June 3, 2012 Yakutat Aleutian Tern Festival Part 5

Sunday late morning: Bird Banding near the high school

Right after the Cannon Beach field trip, I managed to catch the tail end of the bird banding demonstration. USFS Gwen Baluss, assisted by USFS Melissa Cady, expertly caught, banded, weighed, measured, sexed, checked brood patch and fat thickness, recorded data, and released songbirds. 

It is simply amazing to see birds, especially warblers like the YELLOW WARBLER, so close. Gwen pointed out the "windows" in the female Yellow Warbler tail feathers. Female warblers are so much harder to find, as they don't sing, and to identify, as they are not fancy like the males. 

Aquatic Insects, Ocean Cape, Ankau River
Gorgeous sunny afternoon!

Bob Armstrong graciously consented to combine an aquatic insect mini-field trip with the birding trip to Ocean Cape and Ankau. He was especially interested in finding an insect he had not yet seen, the moth fly. We stopped at a promising beaver dam along the way to search. The beavers had blocked up a small stream, creating a rich wetland with a pond above the dam. Downstream, the stream meandered through a wide sedge meadow.

Whipping out his insect net, Bob swatted and scooped over the adjacent vegetation. Full of anticipation, he peered into the white net, deeper and farther. To everyone's amazement, he pulled out…ta-dah! a shiny penny! Insect research can certainly be lucrative!

Then he scooped some silty water into a white tray and, with the help of young eyes, we found a stonefly larva, mosquito wrigglers, and several unknowns. Bob sucked a few specimens into his collecting jar with a turkey baster for further study. We examined a large fresh-water clam with blackfly larvae attached that rested on top of the beaver dam, a highly oxygenated spot. I was impressed how tiny the larvae are; a magnifying glass is really helpful. Bob also shared his greatly enlarged larvae photos printed on a waterproof, tear-proof paper appropriated called Tough Paper. The color reproductions were excellent. We explored another little pool full of 3-spine sticklebacks and many larvae then headed to Ocean Cape.

More on Bob's new book, Aquatic Insects in Alaska, at http://www.adn.com/2012/06/08/2497679/aquatic-world-of-alaska-insects.html.

A brief stop at Ocean Cape provided a spectacular panoramic view of the Mount St. Elias Range stretching across the horizon at Ocean Cape. We were so lucky to have such glorious weather! Far below, a pair of RED-BREASTED MERGANSERS paddled along.

Next, we drove a short ways to the wide sandy beach of the Ankau River. Bob was very interested to find a rare (or overlooked), unusual fern called the Yakutat Moonwort or Giant Moonwort. We walked slowly and carefully, watching for moonworts and tern nests. Several broken Aleutian Tern eggshells were found; the adults discard them far from the nest to discourage predation. Both ARCTIC and ALEUTIAN TERNS flew overhead, checking us out. An ALEUTIAN TERN drove away a too-curious RAVEN. Many more were seen in the distance by the shore. We wisely decided not to go any closer as this is a very critical time and a very sensitive habitat.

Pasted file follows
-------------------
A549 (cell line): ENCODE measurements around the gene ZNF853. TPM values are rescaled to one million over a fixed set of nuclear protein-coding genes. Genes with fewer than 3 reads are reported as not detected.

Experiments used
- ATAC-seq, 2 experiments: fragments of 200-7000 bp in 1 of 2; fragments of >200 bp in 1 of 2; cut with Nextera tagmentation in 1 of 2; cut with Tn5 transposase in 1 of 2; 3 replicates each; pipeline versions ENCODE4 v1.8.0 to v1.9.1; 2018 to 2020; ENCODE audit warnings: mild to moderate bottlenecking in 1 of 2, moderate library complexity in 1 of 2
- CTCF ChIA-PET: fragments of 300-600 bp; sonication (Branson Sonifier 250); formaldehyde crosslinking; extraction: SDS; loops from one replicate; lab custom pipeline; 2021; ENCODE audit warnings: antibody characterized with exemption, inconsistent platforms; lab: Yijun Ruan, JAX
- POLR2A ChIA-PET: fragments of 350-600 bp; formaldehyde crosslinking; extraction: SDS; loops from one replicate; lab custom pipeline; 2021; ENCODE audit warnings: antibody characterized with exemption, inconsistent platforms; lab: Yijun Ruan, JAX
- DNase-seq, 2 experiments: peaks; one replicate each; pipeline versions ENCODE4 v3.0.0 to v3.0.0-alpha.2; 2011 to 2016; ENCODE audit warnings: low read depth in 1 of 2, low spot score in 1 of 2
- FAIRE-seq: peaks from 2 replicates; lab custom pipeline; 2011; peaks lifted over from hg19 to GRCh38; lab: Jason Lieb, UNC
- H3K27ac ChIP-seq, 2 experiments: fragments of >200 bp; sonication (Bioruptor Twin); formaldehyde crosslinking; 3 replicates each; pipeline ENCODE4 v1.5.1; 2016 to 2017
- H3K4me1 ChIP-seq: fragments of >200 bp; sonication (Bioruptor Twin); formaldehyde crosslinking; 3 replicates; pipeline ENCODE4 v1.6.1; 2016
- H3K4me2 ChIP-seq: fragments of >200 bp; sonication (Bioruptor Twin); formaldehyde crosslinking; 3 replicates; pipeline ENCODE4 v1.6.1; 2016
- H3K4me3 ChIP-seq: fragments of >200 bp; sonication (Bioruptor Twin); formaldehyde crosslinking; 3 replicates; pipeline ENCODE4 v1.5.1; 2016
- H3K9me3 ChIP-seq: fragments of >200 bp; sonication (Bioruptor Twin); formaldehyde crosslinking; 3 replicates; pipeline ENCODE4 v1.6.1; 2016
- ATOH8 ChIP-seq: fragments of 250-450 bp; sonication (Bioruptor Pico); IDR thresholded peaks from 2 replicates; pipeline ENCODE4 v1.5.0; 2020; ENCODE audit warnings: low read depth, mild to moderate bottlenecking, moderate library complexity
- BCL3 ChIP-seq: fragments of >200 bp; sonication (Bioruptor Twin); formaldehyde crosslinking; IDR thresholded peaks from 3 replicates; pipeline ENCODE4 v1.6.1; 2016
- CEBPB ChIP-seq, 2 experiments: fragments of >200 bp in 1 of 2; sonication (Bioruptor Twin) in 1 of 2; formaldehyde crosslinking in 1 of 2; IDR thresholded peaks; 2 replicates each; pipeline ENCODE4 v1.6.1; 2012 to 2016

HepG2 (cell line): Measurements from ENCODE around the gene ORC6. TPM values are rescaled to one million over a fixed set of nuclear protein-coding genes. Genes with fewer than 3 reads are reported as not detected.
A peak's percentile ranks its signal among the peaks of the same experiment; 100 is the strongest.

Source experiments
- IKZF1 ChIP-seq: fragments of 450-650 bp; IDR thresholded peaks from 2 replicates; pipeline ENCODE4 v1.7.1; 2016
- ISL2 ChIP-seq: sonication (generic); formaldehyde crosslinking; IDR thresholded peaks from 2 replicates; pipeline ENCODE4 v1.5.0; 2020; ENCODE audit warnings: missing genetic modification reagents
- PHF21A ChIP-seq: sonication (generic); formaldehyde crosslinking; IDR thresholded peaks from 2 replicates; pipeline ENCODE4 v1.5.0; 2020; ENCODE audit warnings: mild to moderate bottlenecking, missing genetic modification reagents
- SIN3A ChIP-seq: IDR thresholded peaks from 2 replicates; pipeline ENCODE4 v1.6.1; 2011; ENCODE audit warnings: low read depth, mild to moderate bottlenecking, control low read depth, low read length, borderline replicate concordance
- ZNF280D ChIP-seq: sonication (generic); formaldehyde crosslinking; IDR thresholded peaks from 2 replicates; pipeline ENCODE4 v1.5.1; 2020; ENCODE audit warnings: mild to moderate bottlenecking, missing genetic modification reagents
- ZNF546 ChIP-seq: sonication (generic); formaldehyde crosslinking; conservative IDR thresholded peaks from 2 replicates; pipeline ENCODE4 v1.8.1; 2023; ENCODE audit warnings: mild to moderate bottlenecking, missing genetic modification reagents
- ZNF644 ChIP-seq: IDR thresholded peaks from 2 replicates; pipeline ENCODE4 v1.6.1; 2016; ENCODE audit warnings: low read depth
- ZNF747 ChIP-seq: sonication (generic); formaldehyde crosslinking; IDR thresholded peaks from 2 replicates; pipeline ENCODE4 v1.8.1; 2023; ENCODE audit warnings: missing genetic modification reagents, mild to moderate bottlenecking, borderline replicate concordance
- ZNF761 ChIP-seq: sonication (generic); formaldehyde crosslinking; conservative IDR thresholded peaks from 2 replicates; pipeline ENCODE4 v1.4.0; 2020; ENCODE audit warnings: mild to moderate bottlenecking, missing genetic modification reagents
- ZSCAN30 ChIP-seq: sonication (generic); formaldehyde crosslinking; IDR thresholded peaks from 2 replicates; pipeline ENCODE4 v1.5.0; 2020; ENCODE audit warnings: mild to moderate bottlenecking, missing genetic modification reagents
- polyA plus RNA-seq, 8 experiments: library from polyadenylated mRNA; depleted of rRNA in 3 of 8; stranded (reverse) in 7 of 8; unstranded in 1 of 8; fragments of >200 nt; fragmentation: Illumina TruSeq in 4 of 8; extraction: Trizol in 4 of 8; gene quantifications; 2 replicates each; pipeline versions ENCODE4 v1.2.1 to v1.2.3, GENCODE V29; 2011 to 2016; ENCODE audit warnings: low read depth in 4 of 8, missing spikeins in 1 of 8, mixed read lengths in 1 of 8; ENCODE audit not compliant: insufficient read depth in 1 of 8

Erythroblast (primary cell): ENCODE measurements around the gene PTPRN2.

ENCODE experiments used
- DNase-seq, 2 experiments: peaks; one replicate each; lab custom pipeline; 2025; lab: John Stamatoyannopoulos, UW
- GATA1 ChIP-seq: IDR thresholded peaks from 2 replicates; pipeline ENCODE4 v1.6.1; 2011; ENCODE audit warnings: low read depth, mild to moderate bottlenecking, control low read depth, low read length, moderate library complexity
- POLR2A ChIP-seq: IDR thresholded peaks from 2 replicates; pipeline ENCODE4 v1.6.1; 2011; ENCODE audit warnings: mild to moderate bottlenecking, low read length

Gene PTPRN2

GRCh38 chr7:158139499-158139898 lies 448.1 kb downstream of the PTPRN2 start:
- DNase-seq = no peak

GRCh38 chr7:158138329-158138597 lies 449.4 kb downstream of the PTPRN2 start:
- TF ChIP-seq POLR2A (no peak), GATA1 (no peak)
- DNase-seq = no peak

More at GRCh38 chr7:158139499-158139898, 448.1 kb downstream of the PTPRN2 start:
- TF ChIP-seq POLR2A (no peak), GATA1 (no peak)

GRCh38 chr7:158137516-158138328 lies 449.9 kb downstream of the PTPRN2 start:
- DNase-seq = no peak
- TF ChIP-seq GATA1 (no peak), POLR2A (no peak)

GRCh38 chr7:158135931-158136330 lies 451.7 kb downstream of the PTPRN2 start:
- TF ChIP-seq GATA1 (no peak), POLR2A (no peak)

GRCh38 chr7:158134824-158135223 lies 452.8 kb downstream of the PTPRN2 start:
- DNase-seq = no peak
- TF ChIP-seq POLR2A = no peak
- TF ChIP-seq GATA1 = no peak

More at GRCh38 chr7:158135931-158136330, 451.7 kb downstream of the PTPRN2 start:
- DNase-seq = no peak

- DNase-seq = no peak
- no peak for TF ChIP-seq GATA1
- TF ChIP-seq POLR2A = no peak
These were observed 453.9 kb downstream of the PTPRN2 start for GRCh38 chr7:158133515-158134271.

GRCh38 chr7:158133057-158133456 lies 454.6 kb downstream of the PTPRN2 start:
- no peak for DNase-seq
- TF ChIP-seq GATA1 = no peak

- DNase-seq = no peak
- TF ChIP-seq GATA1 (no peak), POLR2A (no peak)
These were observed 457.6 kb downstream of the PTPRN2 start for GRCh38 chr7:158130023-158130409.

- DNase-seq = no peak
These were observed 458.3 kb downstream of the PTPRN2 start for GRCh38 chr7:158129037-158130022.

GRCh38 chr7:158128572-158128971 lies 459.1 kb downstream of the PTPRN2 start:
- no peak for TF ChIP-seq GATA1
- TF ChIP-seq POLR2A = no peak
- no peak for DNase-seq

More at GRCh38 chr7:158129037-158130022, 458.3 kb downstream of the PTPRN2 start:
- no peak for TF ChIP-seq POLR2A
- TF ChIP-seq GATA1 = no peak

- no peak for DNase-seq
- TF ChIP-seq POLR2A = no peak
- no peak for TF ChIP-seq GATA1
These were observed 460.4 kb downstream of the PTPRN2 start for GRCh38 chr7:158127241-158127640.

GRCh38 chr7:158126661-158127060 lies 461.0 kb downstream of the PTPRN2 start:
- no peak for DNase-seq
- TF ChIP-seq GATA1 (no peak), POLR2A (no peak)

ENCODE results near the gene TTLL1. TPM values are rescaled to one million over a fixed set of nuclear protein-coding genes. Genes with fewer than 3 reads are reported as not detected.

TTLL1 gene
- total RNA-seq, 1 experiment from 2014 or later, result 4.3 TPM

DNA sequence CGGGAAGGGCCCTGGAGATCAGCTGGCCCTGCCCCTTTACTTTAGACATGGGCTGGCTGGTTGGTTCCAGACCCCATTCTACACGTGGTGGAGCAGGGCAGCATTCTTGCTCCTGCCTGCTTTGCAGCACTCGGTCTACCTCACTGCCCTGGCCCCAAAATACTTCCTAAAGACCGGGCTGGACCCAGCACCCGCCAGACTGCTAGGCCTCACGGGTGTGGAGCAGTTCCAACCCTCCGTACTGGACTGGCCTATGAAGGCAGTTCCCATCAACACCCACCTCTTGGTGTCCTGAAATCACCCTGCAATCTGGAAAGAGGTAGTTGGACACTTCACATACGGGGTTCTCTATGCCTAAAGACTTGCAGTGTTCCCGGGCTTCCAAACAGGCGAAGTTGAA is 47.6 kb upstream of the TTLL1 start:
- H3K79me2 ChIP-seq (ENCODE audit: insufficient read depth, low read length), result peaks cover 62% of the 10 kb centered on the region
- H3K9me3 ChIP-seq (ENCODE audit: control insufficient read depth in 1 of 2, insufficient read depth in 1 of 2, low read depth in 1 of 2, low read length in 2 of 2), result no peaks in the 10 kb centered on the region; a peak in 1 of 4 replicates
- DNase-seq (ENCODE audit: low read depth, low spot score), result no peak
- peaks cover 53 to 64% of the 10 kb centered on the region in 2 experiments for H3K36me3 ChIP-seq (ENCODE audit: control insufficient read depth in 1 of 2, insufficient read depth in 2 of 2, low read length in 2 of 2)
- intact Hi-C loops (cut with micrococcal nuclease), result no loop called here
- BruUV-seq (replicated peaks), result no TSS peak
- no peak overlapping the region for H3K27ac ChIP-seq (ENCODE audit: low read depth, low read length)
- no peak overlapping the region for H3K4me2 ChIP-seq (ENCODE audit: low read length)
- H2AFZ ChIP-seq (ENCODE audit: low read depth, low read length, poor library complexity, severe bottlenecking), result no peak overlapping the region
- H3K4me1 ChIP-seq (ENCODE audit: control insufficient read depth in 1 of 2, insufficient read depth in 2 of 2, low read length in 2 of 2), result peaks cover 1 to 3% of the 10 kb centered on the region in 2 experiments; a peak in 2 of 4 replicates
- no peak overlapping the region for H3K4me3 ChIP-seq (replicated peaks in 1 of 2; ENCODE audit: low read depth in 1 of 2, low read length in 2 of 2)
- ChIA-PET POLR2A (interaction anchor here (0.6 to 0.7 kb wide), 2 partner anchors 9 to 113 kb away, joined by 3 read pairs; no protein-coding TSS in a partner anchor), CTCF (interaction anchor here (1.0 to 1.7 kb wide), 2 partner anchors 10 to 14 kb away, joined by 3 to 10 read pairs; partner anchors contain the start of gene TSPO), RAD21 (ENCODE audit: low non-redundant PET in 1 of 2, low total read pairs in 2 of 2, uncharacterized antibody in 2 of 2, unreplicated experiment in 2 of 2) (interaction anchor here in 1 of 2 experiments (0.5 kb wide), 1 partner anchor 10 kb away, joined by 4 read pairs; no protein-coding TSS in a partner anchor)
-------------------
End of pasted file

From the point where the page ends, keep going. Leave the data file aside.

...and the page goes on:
On the way back, once again young eyes discovered the mysterious moonwort, and with the "search image" more were found, growing right out of the sand. The fertile frond was still young and unfolding. The paired leaflets looked like stacked half-moons. According to the Tongass National Forest website http://www.fs.fed.us/r10/tongass/districts/yakutat/area_info/moonwort.shtm, the recently discovered moonwort, Botrychium yaaxudakeit, was named by Yakutat Elders:

Yaaxudakeit, honors Yaa Xu da Keit’. He was the leader of an ancient clan living at the base of the mountain now known as Mt. St. Elias, and purchased Yakutat for the Copper River people. Yaa Xu da Keit’was from the Raven moiety and the Kwaashkikwaan (Humpback Salmon) clan.

The last activity was a very interesting presentation by the Sitka-based Alaska Raptor Center featuring a live Barred Owl and Harlan's Hawk. The birds were very cooperative and patient throughout the talk. Once again, it was amazing to see these raptors up close.
The festival wrapped up by mid-afternoon. I spent the remaining time wandering around the road by the airport enjoying the warblers and scenery. An enormous WWII hangar not far from the terminal houses airplanes and also the Situk Fly Shop. The owner, Bob Miller, has posted information on the hangar and his plans for a WWII museum there, plus great photos and observations on his blog at http://situkriver.wordpress.com/
I walked back to the airport terminal where many BANK SWALLOWS swooped around, their nests stashed close by in the buildings' eaves. Watching and photographing birds is a great way to pass the time waiting for a flight.
Soon the jet pulled up and unloaded the next batch of lucky people to visit Yakutat, including fly fishermen. I know their experience will be totally different from mine, and I wouldn't trade for anything!
I had to leave a lot out, so please visit http://yakutatternfestival.org/ for more information or start making plans to attend next year.
Many thanks to the USFS staff, volunteers, field trip guides, presenters, and community members for creating such a fantastic festival and for inviting us to your beautiful home in Yakutat.

Happy Birding!      Carol Griswold    Seward Sporadic Bird Report Reporter

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